These are $6.50 chocolate bars that I just had to try since the flavors are so out there. Bacon and salt in milk chocolate? It sounds like a joke I know. We ate it yesterday when I got home, and I have to admit, it was awesome. Apparently the flavor was conceived when the creator was a kid and had chocolate chip pancakes with bacon on the side. Sweet/Salty is a rare combination, but I think I like it. The Bacon added an almost carmel-y rich flavor. The other bar we haven’t tried yet. It’s dark chocolate with black sesame seeds, ginger, and wasabi. Sweet/Salty is one of my favorite taste combinations. I just hope it’s not too wimpy on the wasabi.
I also picked up this weird produce item at Whole Foods: a Horned Melon. It’s actually grown in California, so it’s more local to home than to Austin….I looked up the grower online – it turns out its from the Central Coast. I’m not quite sure what to do with it – I’ll probably just put it on the table and admire it for the time being.
This is a 13.5 pound ‘Marina di Chioggia’ squash from Willow Creek that I bought at the co-op this last Friday. I was going to cut it up and cook it tonight, but I’ve become too attached to it. I think I’ll let it live on my table for a week or so so I can contemplate it for a while.
The ‘Marina di Chioggia’ is an Italian heirloom squash from the Seaside town of Chioggia, near Venice. Chioggia is also the ancestral home of the striped pink and white Chioggia Beet – perhaps I should try to combine them in one dish! The ‘Marina di Chioggia’ is mentioned in Barbara Kingsolver’s book, Animal, Vegetable, Miracle, but beyond that I can’t find a whole lot of information on it. While touring Italy, she found one at a roadside vegetable stand. The man assured her that is was the best tasting squash in existence. In Europe, squashes this big would probably be sold by the slice. I’ll have to either give some away, or maybe freeze some of the puree……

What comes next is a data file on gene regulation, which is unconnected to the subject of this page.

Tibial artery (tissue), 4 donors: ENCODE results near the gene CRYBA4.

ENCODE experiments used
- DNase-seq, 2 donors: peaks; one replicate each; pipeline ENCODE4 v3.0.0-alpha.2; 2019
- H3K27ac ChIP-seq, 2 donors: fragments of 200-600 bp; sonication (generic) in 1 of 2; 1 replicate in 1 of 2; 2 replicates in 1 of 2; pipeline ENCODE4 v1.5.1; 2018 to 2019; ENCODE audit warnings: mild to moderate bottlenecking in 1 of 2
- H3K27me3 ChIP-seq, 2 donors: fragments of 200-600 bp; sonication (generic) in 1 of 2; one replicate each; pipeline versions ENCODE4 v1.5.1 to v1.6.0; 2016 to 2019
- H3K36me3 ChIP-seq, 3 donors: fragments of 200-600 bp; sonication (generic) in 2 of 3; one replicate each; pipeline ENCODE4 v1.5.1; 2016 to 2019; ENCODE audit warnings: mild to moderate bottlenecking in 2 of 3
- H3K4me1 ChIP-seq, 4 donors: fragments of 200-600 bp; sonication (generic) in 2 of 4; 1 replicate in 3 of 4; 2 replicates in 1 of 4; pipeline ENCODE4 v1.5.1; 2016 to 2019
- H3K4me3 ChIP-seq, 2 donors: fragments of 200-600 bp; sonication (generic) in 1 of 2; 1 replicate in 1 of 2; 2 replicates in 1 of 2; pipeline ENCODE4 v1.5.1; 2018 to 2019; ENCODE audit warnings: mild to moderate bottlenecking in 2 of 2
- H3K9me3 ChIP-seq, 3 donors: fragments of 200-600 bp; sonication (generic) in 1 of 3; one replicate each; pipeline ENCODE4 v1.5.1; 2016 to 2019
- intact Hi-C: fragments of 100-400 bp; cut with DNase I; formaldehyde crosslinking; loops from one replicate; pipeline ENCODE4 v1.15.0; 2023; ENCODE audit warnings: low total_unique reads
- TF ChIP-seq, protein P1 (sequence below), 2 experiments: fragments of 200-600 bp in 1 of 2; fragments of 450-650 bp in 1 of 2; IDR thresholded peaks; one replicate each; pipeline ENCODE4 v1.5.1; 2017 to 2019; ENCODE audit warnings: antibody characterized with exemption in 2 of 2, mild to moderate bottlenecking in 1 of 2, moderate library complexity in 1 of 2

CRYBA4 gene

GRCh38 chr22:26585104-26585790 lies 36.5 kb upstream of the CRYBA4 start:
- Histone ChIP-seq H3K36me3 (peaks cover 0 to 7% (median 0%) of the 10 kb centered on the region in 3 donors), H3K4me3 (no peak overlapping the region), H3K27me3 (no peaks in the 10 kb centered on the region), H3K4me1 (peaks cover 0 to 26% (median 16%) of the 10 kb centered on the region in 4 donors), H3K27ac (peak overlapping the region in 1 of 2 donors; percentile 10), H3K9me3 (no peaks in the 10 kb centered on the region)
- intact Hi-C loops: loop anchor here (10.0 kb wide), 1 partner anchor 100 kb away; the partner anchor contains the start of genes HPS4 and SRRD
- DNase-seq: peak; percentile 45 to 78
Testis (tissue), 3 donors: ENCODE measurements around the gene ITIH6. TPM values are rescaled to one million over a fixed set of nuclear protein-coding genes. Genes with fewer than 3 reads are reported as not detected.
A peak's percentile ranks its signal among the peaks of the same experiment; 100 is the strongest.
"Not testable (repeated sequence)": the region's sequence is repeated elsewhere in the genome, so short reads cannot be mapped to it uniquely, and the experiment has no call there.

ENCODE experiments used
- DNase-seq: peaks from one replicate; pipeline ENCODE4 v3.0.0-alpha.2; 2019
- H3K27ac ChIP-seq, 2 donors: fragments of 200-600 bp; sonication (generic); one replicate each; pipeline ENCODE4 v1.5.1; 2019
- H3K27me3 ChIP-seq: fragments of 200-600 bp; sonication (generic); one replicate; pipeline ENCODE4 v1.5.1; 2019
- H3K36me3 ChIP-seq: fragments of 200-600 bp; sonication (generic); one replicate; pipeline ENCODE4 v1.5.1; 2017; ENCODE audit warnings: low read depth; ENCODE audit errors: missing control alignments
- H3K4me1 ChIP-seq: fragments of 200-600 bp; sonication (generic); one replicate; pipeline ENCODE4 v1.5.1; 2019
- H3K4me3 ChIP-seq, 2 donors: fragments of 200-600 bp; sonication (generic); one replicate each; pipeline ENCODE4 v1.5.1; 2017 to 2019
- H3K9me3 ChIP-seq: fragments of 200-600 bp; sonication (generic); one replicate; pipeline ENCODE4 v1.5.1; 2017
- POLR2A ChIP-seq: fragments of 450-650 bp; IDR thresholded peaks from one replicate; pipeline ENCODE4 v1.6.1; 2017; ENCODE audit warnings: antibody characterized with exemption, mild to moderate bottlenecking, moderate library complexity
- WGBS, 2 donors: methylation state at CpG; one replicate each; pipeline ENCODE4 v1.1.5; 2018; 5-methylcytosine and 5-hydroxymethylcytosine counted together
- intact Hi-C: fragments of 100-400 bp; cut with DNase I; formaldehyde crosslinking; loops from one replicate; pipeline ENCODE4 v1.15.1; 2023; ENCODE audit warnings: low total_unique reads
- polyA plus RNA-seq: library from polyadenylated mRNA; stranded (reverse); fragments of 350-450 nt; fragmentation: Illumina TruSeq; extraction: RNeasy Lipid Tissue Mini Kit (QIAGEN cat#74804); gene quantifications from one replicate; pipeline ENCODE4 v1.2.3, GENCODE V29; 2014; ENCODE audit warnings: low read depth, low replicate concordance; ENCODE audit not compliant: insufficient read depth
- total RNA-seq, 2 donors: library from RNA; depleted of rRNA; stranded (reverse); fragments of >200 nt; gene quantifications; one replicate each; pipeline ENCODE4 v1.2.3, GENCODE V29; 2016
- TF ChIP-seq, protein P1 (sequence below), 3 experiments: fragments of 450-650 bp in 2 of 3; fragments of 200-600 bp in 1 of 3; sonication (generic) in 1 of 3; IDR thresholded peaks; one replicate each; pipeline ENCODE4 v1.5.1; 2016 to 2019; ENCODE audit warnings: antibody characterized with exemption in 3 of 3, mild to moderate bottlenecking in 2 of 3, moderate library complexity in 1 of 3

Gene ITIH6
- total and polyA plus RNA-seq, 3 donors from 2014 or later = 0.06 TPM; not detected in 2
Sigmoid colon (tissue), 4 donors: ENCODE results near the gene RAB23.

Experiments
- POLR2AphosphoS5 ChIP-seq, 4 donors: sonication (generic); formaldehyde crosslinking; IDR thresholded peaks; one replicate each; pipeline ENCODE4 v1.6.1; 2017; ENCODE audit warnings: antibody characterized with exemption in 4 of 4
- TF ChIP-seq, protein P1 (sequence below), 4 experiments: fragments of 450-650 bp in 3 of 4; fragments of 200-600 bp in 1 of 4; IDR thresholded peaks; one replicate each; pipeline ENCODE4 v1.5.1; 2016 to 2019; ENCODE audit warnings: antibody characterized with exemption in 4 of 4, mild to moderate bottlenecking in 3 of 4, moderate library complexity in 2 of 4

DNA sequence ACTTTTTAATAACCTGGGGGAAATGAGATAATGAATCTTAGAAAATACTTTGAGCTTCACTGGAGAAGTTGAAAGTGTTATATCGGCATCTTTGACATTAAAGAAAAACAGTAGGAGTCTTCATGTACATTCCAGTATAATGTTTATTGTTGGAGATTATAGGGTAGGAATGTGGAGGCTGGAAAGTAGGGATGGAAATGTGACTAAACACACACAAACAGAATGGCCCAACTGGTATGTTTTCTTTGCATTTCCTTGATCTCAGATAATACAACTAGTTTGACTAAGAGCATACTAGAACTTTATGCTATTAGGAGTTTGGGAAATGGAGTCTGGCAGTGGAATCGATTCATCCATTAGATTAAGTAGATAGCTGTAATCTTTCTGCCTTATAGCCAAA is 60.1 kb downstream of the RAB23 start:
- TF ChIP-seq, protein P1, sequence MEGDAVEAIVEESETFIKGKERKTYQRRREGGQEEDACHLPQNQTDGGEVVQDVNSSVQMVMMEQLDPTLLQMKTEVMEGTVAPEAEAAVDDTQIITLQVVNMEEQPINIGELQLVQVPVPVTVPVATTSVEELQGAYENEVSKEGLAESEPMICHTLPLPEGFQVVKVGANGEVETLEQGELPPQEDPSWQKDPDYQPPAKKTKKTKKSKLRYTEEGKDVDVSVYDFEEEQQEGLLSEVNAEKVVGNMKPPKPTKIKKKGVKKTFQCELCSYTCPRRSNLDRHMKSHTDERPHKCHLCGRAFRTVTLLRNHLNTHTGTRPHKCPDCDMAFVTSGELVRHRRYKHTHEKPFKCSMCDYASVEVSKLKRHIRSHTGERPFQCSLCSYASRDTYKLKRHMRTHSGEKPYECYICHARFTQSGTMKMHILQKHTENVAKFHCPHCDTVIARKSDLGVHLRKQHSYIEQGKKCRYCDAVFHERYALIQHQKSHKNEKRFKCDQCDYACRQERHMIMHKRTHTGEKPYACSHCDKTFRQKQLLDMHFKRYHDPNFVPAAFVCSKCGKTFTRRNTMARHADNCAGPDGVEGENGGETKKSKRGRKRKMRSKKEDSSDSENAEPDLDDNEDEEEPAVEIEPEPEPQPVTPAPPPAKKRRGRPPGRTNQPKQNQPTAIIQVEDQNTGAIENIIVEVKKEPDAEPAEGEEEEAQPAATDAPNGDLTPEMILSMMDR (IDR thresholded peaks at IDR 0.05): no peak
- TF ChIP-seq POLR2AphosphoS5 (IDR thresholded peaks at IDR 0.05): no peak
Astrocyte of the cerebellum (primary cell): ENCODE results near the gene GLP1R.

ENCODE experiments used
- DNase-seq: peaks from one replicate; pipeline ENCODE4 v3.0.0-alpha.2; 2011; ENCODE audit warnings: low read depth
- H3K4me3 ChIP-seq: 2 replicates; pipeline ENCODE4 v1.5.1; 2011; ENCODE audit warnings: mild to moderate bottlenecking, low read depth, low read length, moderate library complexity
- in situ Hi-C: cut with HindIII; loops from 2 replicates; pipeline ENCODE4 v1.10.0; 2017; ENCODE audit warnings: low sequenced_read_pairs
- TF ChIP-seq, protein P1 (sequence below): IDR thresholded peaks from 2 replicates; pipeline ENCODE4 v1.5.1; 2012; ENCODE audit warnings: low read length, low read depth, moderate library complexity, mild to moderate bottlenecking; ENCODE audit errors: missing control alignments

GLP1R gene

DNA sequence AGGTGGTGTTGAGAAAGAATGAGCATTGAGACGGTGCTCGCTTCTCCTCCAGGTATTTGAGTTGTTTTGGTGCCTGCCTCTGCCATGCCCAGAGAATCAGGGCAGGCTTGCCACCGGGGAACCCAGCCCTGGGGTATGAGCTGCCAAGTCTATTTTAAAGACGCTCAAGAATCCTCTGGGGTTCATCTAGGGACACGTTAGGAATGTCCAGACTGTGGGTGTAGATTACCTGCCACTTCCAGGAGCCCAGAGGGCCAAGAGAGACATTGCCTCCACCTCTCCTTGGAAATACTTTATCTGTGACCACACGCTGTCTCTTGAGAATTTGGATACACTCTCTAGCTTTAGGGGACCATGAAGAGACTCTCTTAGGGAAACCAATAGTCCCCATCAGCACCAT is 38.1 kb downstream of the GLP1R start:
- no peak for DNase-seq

This is the small garden that I recently dug and planted in the back yard. I am a renter, so it was hard to make the decision to plant a garden – but I feel like growing food is something everyone should know how to do, and how are you going to know how if you never practice? Certainly this is a humble beginning, but one has to start somewhere, right?
The center circle is a pretty densely planted bed of salad greens: heirloom lettuces, arugula, etc. Around the outside I planted garlic, and some carrots. Today I put in a few tiny Red Russian Kale plants, and one little curly parsley.
One of the great things about Humboldt’s mild coastal climate is that gardening is feasible all year long. If all goes well, I’ll have fresh salad in January! For a Wisconsin girl, this seems like a miracle indeed.
Last night I made my first ever batch of roasted tomatillo salsa. We eat a lot of store bought green salsa, and I wanted to see how hard it would be to make some myself.
I bought a bunch of tomatillos at the farmers market, peeled them and put them on a cookie sheet with a local Sweet Italian Red Pepper, garlic, and a Cayenne pepper (all of which happened to be in the fridge.) I turned the oven on broil and roasted the veggies on a rack very close to the heat. When they started to char a little, I took them out and put everything in the food processor (minus the top of the pepper, and the garlic skins.) I added fresh lime juice, salt, vinegar, and pureed it. Delicious!
I am taking part in Willy Street Co-op’s Eat Local Challenge 2010! August 15 through September 15, 2010.
Learn more about the challenge in my recent article for the Willy Street Reader, and check out the Wisconsin State Journal story I’m quoted in here.